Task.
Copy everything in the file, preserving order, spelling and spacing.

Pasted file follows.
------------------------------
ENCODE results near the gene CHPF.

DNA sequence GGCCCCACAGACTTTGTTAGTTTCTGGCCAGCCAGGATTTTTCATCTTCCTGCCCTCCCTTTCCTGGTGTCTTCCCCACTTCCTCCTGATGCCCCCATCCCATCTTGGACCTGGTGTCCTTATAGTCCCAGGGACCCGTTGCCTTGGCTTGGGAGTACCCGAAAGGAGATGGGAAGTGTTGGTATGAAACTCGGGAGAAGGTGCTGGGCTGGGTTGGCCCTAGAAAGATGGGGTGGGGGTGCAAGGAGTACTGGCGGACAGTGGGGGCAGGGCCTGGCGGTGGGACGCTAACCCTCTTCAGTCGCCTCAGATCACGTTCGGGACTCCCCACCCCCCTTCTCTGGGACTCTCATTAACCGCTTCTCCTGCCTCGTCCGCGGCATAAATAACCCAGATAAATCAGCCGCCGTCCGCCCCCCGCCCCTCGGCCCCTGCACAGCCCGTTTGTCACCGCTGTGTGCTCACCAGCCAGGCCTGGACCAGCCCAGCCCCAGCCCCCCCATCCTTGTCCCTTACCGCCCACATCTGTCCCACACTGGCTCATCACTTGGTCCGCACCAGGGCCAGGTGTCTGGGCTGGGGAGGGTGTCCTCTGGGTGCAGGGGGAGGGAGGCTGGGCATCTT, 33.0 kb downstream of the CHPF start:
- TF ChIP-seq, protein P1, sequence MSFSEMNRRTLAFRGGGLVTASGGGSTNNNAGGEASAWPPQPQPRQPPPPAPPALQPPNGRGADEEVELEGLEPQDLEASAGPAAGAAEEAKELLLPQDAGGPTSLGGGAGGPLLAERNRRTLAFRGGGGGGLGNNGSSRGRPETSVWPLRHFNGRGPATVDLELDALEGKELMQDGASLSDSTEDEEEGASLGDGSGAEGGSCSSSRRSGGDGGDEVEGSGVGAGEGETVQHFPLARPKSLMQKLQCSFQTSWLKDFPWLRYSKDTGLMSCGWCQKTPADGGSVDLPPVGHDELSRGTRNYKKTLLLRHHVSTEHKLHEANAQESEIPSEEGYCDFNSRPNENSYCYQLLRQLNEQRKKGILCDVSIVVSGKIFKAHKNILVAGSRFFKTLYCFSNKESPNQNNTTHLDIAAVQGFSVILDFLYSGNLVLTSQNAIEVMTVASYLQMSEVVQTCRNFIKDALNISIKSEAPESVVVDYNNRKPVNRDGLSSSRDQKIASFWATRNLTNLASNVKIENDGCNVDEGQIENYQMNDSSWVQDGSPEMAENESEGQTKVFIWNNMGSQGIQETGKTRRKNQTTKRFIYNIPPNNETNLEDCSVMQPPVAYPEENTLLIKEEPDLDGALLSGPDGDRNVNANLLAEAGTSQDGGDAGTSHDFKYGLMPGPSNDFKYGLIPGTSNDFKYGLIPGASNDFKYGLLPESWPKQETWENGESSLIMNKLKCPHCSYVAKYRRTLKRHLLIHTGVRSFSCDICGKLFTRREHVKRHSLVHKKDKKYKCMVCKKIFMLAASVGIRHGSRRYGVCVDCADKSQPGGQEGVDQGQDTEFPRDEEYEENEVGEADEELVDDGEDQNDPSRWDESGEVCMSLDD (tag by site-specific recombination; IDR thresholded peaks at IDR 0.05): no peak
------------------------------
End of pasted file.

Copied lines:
ENCODE results near the gene CHPF.

DNA sequence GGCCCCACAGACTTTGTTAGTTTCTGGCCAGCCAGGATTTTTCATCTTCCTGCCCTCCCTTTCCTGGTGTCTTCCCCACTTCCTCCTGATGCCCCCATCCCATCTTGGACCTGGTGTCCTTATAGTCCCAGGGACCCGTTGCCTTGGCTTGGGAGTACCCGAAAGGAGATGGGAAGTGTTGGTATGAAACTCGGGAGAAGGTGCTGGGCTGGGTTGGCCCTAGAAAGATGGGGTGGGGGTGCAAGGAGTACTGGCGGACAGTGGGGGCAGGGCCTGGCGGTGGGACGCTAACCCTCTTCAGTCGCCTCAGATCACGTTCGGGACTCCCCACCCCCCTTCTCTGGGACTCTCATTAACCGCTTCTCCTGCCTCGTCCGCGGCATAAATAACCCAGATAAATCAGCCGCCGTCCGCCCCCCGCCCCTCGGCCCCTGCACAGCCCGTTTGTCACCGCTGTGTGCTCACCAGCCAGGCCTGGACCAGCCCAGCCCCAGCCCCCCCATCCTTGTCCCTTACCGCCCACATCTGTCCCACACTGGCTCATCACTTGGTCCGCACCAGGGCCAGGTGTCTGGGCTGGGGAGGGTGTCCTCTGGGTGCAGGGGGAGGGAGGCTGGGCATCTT, 33.0 kb downstream of the CHPF start:
- TF ChIP-seq, protein P1, sequence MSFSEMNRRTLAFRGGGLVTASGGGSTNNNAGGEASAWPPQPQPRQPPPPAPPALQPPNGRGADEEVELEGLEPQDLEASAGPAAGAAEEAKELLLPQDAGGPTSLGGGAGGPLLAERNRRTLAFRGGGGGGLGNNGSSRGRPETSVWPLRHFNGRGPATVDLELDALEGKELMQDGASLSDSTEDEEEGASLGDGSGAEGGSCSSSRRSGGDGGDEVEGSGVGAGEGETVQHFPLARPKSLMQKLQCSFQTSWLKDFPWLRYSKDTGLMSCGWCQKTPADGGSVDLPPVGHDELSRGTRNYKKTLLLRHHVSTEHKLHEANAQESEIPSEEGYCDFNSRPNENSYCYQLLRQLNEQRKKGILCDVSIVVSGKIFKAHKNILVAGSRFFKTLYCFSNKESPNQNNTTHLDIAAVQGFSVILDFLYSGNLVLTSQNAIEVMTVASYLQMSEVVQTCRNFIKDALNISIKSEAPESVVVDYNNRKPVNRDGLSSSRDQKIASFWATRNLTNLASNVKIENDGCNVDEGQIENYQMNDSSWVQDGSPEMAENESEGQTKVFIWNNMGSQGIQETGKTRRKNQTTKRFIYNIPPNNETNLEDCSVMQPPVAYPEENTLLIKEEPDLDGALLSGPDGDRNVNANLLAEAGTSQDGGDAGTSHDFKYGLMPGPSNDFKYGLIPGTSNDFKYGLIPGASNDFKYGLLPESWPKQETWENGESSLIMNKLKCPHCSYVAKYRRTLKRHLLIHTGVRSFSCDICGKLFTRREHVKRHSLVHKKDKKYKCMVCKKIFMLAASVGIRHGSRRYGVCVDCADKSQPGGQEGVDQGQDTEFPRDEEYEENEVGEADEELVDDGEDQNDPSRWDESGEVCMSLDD (tag by site-specific recombination; IDR thresholded peaks at IDR 0.05): no peak